Workmanship – Workmanship is the physical evidence of the crafts of a particular culture or people during any given period of history. Workmanship is important because it can furnish evidence of the technology of the craft, illustrate the aesthetic principles of an historic period, and reveal individual, local, regional, or national applications of both technological practices and aesthetic principles. Fenn Harris built this house himself, by hand, as a home for his family. Fenn was a carpenter and worked as “head of buildings and grounds” at ASTC / ASU for 32 years. In 1931, he built the house at 823 along with the neighboring house at 821 South Maple Avenue. Before the War, houses were typically built by hand – one or two men completing the entire project. One man forming the foundation, laying masonry walls, framing partitions and roof, placing stucco and setting the roof tiles, working from rough carpentry to finish trim, doors and windows, with maybe another man or a family member to help when the job required it, maybe not. The craft of the house builder included many trades, electrical, plumbing, painting and plastering were all done by the builder. What’s more, most of the construction was done on site using only hand tools. It was only after World War II that the skilled tradesman began to be replaced by new materials and methods that saved time and money on the job site by value added in manufacturing. Not here though, the Harris House continues to convey physical evidence of the crafts attendant upon Southwest style masonry residential construction in Tempe during the 1930s. The Harris House was built by hand and it was built to last.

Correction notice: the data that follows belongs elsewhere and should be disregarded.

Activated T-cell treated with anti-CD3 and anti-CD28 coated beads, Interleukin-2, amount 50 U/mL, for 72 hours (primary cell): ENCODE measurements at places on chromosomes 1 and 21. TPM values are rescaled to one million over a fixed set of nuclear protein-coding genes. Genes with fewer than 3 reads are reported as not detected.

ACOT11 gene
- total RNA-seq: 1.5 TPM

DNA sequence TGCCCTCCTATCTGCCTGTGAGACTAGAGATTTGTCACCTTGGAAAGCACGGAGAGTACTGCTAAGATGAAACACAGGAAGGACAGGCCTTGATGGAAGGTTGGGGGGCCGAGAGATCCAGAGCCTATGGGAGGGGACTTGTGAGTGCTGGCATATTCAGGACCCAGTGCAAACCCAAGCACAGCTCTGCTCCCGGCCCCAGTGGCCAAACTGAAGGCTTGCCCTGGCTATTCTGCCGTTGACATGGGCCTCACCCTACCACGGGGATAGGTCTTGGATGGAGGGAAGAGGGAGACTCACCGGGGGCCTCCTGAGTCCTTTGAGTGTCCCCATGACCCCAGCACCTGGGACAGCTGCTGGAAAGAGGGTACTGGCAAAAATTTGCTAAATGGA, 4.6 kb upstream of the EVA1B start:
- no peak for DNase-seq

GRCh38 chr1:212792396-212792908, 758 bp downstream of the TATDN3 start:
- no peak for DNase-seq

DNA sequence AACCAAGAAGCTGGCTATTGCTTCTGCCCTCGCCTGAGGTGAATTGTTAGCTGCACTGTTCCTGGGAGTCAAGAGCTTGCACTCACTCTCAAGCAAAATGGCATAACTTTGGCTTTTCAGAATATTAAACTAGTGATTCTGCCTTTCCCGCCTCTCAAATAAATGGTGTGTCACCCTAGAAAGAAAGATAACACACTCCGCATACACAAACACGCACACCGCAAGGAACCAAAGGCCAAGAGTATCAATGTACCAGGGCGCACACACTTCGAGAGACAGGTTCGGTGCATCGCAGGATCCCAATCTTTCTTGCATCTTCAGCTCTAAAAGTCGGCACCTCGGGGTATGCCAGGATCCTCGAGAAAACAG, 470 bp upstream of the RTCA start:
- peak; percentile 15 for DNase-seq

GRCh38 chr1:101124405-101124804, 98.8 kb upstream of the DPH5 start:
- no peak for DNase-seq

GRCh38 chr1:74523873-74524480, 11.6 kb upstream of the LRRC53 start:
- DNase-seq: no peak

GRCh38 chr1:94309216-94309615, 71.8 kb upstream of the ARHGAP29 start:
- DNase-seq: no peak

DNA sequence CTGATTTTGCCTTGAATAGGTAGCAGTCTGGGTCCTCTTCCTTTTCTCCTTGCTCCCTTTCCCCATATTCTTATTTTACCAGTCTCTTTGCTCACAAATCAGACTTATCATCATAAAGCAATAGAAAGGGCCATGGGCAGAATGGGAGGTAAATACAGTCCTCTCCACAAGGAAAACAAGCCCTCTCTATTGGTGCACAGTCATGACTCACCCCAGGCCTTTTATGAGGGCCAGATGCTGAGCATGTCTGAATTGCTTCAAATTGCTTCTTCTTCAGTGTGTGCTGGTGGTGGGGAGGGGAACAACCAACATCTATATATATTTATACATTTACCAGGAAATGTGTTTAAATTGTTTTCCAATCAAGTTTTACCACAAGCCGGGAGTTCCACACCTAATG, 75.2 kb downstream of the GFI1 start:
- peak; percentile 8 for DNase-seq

Feeling – Feeling is a property's expression of the aesthetic or historic sense of a particular period of time. It results from the presence of physical features that, taken together, convey the property's historic character. This property expresses the aesthetic sense of its interwar period of significance. The physical features of the Harris House, taken together, are sufficiently intact to convey their significance to someone familiar with the original property as well as to persons throughout the community to whom the property distinguishes itself as historic. Retention and good maintenance of original design, materials, workmanship, and setting as described above is sufficient to create a discernable sense of place at the historic property.
Association – Association is the direct link between an important historic event or person and an historic property. A property retains association if it is the place where the event or activity occurred and it is sufficiently intact to convey that relationship to an observer. Like feeling, association requires the presence of physical features that convey a property's historic character. This property maintains direct links between important events in community history and is emblematic of the consecutive waves of suburbanization pushing outward from the original settlement along the Salt River. Today, the Harris House provides an excellent example of that early wave of residential development that radiated in bands within the core of the original townsite.
Letter Receipt of Nomination : : 06/08/2011 HPO to Applicant with links to relevant websites
Research Report to Historic Preservation Commission : : 07/14/2011 Neighborhood Meeting at HPC
Staff Summary Report to Historic Preservation Commission : : 08/11/2011 Public Hearing at HPC